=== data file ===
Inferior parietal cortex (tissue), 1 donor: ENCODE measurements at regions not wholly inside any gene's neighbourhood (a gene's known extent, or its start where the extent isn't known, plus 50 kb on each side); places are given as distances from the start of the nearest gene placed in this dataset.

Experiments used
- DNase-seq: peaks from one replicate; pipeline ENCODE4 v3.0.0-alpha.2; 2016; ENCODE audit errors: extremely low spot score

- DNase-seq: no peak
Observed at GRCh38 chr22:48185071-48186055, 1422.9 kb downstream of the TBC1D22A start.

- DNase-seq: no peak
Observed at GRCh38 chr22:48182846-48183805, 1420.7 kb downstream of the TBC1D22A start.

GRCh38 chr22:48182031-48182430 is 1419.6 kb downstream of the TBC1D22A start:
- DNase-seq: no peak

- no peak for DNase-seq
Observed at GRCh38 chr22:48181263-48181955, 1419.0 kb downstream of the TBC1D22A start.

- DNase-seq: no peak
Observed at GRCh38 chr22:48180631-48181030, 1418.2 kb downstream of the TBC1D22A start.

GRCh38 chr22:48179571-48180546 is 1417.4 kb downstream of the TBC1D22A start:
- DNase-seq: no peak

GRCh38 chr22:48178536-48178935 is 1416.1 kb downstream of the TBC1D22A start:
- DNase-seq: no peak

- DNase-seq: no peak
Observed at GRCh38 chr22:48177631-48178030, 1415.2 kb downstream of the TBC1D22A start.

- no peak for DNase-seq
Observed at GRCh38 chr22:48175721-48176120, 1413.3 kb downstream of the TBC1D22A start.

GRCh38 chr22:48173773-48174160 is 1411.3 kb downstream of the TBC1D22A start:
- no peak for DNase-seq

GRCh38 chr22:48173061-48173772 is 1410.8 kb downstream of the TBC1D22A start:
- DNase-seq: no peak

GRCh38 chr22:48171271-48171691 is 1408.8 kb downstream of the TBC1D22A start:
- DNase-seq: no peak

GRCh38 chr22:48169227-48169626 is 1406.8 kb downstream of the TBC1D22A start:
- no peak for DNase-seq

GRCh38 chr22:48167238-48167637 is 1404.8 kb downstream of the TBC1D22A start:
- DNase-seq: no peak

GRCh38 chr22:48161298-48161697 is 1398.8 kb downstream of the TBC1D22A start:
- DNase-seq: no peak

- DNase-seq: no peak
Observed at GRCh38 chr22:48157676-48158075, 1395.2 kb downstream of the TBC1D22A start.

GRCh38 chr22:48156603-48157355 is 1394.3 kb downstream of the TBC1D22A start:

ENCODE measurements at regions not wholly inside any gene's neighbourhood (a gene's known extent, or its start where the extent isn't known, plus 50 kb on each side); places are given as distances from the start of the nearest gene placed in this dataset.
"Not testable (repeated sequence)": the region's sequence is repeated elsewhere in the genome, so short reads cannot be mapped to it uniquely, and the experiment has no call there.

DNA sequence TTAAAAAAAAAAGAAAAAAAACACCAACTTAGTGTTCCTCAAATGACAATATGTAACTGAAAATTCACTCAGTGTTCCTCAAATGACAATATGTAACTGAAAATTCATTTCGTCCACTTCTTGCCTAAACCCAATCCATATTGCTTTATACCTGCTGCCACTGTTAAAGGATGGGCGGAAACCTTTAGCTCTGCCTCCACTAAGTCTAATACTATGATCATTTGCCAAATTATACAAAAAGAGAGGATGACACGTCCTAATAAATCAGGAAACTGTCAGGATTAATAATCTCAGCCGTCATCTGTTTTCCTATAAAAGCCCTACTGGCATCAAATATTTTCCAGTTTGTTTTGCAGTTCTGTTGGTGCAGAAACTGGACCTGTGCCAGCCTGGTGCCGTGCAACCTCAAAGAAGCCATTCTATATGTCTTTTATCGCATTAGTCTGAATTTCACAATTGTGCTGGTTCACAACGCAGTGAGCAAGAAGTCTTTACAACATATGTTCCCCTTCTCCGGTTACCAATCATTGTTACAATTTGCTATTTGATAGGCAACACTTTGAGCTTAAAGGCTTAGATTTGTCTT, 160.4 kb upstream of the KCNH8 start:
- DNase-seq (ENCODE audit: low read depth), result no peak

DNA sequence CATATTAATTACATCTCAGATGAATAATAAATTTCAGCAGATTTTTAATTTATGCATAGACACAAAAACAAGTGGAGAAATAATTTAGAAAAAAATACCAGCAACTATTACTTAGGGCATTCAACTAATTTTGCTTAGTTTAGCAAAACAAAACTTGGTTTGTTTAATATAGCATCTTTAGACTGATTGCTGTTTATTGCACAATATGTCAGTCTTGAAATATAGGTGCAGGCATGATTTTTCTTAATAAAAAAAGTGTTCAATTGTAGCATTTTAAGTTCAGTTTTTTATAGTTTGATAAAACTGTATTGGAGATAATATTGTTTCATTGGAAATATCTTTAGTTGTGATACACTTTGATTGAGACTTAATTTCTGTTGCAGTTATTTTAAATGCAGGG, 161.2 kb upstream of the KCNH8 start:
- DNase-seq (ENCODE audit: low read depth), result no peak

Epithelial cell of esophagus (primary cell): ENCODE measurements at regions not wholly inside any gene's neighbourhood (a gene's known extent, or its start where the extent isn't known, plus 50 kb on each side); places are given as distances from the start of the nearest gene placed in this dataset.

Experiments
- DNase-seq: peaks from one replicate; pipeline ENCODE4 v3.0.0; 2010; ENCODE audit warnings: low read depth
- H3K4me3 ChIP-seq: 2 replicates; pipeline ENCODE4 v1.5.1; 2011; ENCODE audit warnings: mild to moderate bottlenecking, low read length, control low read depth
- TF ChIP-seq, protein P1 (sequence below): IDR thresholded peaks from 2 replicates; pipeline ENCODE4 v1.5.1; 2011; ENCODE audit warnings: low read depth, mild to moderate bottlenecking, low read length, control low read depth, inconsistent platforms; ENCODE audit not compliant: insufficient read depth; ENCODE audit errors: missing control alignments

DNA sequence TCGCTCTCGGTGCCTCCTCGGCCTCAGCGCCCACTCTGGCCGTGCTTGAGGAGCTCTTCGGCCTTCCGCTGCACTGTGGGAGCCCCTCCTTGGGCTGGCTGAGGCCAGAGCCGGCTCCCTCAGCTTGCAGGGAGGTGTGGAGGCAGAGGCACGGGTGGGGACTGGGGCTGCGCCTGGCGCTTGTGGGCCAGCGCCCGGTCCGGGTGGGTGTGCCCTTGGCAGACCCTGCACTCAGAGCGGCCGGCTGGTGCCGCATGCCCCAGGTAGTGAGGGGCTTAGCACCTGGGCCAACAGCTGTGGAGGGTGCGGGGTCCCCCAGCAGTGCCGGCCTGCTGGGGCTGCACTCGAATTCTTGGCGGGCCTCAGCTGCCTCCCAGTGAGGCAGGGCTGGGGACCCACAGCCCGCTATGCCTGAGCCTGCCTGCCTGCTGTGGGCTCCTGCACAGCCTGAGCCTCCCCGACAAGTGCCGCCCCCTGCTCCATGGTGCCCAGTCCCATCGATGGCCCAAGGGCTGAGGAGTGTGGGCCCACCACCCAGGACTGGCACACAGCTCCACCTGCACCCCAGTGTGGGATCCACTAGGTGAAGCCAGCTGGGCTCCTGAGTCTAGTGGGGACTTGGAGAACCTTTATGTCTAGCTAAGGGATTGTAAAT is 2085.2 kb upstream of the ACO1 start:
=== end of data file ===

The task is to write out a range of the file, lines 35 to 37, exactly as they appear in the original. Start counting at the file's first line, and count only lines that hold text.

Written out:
Observed at GRCh38 chr22:48157676-48158075, 1395.2 kb downstream of the TBC1D22A start.

GRCh38 chr22:48156603-48157355 is 1394.3 kb downstream of the TBC1D22A start:

ENCODE measurements at regions not wholly inside any gene's neighbourhood (a gene's known extent, or its start where the extent isn't known, plus 50 kb on each side); places are given as distances from the start of the nearest gene placed in this dataset.